The state of Texas had several hundred new laws go into effect Tuesday, including Senate Bill 158, relating to a body-worn camera program for certain law enforcement agencies.
“Recent, high-profile police shootings have demonstrated the tremendous difficulties of determining crucial facts relating to use of force by police against members of the public,” reads the legislative wrap-up. “SB 158 establishes a statewide grant program through which Texas law enforcement agencies may apply for funding in order to equip their frontline officers with BWCs (body worn cameras).”
BWCs have been proven to decrease citizen complaints and the use of force incidents, according to the legislative wrap-up.
Using seized drug money, the Erath County Sheriff’s Office recently purchased and received 21 body cams, and training guidelines for a little more than $12,000.
“It’s better than what Dallas has paid so far,” Sheriff Tommy Bryant said. “They’ve paid over $1 million for 400 body cams, and they still need more.”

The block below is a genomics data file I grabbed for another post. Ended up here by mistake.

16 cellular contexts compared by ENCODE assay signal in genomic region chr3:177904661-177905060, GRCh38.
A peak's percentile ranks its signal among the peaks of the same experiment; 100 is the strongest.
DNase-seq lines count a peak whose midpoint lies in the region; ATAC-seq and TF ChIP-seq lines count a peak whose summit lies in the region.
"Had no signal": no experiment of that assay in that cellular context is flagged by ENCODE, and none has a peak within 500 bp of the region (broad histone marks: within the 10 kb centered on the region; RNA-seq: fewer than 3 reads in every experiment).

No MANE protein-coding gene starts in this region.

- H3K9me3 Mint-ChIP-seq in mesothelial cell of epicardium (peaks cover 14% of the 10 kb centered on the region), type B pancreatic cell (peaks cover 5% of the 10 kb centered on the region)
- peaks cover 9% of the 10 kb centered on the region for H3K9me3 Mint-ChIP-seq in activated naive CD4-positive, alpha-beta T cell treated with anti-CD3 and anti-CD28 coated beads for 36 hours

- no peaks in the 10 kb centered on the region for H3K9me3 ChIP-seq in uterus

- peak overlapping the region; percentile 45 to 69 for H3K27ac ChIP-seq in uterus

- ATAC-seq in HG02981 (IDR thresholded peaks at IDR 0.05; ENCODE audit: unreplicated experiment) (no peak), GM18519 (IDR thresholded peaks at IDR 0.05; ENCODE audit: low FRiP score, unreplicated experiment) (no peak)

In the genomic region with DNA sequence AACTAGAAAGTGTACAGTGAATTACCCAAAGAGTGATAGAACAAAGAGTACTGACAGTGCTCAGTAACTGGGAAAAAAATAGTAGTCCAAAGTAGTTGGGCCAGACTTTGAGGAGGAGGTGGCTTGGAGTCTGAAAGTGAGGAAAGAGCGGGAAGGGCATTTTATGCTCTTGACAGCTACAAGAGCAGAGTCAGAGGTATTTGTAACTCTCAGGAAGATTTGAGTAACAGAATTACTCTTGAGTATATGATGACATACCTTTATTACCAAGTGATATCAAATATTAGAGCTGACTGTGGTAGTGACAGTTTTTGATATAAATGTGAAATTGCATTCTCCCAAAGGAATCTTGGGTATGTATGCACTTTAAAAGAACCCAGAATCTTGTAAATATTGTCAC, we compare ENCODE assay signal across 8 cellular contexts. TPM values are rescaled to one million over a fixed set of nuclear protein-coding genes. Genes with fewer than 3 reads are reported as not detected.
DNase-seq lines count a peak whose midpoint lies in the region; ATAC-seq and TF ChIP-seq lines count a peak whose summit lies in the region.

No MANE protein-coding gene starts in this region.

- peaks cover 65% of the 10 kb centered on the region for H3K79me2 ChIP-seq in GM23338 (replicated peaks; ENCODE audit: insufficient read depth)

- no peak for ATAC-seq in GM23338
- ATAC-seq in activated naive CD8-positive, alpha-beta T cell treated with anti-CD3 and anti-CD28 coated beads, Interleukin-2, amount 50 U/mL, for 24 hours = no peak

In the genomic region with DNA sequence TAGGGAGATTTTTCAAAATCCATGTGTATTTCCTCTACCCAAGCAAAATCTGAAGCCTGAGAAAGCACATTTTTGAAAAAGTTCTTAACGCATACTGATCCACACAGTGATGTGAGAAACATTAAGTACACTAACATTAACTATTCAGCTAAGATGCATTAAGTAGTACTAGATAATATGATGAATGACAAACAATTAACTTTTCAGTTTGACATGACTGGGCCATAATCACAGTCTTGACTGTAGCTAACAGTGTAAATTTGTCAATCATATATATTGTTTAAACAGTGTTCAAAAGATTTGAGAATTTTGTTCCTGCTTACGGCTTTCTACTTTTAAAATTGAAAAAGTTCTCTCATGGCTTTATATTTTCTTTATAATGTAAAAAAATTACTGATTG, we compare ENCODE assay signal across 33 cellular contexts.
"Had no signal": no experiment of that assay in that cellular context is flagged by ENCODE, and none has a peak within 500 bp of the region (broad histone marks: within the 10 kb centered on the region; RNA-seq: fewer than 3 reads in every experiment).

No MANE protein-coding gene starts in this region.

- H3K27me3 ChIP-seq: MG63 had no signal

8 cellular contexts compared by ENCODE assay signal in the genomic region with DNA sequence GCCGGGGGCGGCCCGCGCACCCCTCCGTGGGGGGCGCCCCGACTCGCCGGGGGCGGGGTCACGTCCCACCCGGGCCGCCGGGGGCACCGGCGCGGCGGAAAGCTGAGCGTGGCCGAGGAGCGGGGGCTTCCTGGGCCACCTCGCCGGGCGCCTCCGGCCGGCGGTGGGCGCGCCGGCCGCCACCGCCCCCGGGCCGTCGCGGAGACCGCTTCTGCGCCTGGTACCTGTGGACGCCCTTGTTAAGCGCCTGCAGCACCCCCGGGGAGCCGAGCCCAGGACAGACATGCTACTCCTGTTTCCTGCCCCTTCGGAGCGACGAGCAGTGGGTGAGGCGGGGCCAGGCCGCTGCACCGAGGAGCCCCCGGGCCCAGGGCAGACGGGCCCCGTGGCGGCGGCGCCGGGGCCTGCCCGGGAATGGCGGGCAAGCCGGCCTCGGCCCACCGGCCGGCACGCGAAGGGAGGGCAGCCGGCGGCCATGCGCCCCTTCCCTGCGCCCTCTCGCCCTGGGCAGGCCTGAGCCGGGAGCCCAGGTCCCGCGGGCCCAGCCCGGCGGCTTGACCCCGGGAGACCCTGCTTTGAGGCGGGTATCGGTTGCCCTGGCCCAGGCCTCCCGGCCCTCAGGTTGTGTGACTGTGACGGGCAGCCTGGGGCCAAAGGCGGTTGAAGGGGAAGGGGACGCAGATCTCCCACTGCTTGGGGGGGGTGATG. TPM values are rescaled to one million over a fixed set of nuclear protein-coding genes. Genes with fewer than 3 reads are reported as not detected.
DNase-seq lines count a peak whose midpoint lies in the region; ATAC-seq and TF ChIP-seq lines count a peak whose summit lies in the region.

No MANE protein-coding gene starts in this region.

Bryant said they would have the possibility of putting SB 153 to use if, at some point, they need more. “It’s going to be so difficult for smaller agencies to be on the top priority with them,” Bryant said. “But I can certainly see where the bigger ones would be top priority because of the difference in crime level.”
By Autumn Owens
SB 158 by Sen. West, co-authored by Sen. Ellis
SB 158 promotes and expands the use of police officer body cameras, complete with proper checks and balances on their operation and accessibility. This legislation provides an opportunity for counties and municipalities to apply for grant funding to defray the cost of implementing a body camera program. Departments receiving grants will be required to provide a 25 percent match and will be subject to a policy and training requirements. With more police departments across the state adopting this common sense reform, SB 158 will provide a source of state grant funding and best practices for departments to consider adopting.